The Christmas season is here. Some people are thrilled and walk around with an irrepressible joy. Others are stressed and overwhelmed and long for it to be over. What is the difference?
As I study people who are filled with Christmas joy, I notice that they have two things in common: They proactively take charge of their calendar and they make blessing other people their priority. Here are the practical tips I’ve learned from them:
Take charge of your calendar and schedule your priorities now. Know what activities you want and need to stay grounded and joyful, and get them scheduled. Now. Today. Not only does this take the pressure off, but it also gives you a ready-made reason to say “no” to unwanted requests or invitations. You can now honestly say, “I am not available that day.”There are two categories to consider:
Tasks: Rather than always trying to fit holiday tasks into your already-busy calendar, proactively schedule blocks of time for decorating, shopping and card-writing. Take time to enjoy neighborhood decorations, and end some days with a cup of tea sitting in silence in front of the Christmas tree.
People: Identify the people who are most important to connect with, and work to schedule time with them now. Will family be in from out of town this holiday season? Get out your calendar and schedule some one-one-one time with them now.
Make giving and blessing a priority. Christmas stirs many desires, like the desire for tasty food and drinks, connecting with friends and family, and getting cool gifts. While these desires are all good and legitimate, they are not as deep or powerful as our desire to bless others by giving love and blessing. As Winston Churchill insightfully said, “We make a living by what we get, but we make a life by what we give.” Here are some examples that have inspired me over the years:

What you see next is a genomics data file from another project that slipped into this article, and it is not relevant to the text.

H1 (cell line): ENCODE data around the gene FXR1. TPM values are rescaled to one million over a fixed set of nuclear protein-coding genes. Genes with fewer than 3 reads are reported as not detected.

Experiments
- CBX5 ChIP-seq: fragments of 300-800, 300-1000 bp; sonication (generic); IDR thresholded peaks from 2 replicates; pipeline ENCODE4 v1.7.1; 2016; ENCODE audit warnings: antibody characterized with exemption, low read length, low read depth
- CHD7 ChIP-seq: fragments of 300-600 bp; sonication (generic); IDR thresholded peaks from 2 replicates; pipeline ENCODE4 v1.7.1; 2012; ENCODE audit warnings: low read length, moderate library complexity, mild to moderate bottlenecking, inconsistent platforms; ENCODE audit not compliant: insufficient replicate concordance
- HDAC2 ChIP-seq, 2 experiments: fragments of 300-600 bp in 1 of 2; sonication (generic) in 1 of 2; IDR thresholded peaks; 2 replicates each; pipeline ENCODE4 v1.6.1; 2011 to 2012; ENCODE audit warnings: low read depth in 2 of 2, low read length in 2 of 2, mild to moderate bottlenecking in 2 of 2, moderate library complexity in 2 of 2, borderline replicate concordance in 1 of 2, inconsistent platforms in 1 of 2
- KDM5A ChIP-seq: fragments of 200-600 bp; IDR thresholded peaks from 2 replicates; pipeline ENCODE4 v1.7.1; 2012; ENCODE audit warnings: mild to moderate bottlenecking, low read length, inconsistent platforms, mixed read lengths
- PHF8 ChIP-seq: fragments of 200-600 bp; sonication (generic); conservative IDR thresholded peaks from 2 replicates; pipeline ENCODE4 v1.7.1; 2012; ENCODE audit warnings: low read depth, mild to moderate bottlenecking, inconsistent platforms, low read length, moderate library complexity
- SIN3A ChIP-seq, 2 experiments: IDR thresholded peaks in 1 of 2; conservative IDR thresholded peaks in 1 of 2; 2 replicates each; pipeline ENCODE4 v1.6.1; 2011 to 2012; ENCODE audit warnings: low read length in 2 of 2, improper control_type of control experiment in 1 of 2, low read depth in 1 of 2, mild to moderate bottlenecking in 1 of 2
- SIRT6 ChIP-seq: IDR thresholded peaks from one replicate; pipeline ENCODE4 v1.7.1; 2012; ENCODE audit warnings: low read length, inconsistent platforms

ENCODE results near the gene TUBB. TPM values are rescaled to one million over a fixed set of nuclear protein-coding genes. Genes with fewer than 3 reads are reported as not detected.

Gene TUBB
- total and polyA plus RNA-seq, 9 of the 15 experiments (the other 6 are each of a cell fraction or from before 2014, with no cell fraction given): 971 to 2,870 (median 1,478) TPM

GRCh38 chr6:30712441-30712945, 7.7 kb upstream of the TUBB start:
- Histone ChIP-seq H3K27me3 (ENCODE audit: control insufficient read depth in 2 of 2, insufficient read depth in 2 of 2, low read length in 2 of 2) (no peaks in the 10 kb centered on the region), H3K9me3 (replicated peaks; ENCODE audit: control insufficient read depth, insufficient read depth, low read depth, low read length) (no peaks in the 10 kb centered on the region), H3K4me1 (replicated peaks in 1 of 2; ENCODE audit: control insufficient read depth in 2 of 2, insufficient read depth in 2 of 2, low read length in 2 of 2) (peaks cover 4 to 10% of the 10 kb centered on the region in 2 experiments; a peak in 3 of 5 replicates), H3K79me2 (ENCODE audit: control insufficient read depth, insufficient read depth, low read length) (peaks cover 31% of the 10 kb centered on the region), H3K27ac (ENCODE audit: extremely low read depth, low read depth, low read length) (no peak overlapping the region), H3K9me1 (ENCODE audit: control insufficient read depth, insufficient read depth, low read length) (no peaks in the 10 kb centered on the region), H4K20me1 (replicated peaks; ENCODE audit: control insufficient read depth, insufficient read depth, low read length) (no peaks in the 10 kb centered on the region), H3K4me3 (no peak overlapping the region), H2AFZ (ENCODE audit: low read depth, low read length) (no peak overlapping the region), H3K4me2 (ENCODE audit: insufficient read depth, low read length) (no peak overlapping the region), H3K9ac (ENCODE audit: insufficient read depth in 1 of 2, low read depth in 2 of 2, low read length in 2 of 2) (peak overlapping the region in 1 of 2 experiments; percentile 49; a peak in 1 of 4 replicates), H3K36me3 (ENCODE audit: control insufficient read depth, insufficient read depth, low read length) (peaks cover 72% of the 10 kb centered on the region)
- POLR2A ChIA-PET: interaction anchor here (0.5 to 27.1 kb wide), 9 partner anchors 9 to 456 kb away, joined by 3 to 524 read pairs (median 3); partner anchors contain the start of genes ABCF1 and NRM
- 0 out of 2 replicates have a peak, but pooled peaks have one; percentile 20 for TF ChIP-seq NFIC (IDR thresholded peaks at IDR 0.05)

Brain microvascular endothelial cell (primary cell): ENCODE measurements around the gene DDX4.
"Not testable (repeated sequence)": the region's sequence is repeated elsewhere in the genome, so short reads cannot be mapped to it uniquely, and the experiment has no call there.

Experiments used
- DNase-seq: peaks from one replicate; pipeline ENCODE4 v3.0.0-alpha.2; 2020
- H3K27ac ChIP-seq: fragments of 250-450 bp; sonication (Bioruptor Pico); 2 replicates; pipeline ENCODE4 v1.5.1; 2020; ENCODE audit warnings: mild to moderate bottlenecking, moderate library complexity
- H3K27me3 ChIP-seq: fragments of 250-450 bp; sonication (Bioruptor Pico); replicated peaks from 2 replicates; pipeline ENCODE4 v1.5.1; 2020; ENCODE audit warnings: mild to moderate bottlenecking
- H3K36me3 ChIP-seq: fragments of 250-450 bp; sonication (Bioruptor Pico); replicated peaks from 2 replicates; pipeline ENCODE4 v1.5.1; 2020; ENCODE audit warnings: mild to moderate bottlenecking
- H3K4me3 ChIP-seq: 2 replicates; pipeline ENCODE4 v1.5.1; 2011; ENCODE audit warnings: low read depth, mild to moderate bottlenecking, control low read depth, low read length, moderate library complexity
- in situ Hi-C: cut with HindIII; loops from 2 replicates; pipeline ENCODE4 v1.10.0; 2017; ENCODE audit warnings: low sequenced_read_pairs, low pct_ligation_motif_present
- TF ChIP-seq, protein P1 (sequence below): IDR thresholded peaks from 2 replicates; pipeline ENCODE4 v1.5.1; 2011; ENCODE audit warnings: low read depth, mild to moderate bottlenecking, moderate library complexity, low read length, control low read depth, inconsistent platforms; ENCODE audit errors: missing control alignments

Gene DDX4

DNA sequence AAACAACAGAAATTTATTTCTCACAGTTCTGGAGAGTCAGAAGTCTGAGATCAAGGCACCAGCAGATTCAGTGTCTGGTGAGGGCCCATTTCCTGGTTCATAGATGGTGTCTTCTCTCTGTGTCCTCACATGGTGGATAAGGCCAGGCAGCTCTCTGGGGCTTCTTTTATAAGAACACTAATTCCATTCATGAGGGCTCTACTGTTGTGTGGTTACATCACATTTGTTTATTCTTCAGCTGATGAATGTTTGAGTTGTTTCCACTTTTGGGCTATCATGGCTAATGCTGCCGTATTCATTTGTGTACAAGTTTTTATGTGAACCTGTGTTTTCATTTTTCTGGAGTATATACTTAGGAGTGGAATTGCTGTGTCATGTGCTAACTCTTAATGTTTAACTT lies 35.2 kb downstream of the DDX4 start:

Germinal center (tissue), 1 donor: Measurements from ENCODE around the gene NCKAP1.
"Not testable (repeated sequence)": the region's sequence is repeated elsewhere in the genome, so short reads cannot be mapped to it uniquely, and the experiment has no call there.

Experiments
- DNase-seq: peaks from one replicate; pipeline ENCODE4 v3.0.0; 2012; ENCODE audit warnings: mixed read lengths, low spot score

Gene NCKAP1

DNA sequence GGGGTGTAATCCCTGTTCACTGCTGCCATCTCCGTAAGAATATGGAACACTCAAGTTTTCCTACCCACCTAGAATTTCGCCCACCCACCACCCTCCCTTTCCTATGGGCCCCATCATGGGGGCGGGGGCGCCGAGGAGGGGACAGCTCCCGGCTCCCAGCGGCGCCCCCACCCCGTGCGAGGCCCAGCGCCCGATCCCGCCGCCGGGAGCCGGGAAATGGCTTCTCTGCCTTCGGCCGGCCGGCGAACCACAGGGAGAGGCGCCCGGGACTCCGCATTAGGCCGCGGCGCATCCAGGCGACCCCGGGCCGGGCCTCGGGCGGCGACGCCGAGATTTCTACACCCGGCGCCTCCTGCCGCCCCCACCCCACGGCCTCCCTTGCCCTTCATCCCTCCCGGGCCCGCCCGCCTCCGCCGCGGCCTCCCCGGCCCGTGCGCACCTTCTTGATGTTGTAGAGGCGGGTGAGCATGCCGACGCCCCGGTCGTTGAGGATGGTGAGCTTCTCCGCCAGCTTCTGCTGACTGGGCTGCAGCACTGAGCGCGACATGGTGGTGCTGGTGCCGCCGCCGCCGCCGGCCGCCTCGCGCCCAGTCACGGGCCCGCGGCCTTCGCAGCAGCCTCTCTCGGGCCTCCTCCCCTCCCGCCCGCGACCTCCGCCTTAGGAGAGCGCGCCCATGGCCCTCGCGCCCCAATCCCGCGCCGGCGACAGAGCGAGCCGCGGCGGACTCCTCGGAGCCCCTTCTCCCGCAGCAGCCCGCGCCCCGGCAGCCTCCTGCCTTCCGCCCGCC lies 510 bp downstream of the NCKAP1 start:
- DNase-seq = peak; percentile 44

Schedule a visit and bring a gift to someone who will have few or no visitors. If you do not know of such a person, look around, or call a nearby nursing home. If you do not have time for a visit, call one or two friends or relatives who are alone or having a tough Christmas.
Ask children to give away some portion of their toys in the days leading up to Christmas to less fortunate kids. After all, they will likely get lots of new toys on Christmas morning!
Decide as a family to cut back on giving and pool the money to give to a charity. At Christmas dinner ask family members to briefly describe the charity that tugs at their heart strings. Then come to an agreement and give that charity a meaningful investment.
It is time to recapture the joy of the Christmas season. Start today. Take one small step to schedule your priorities and make giving and blessing a priority. Then you will be the one walking around with irrepressible joy.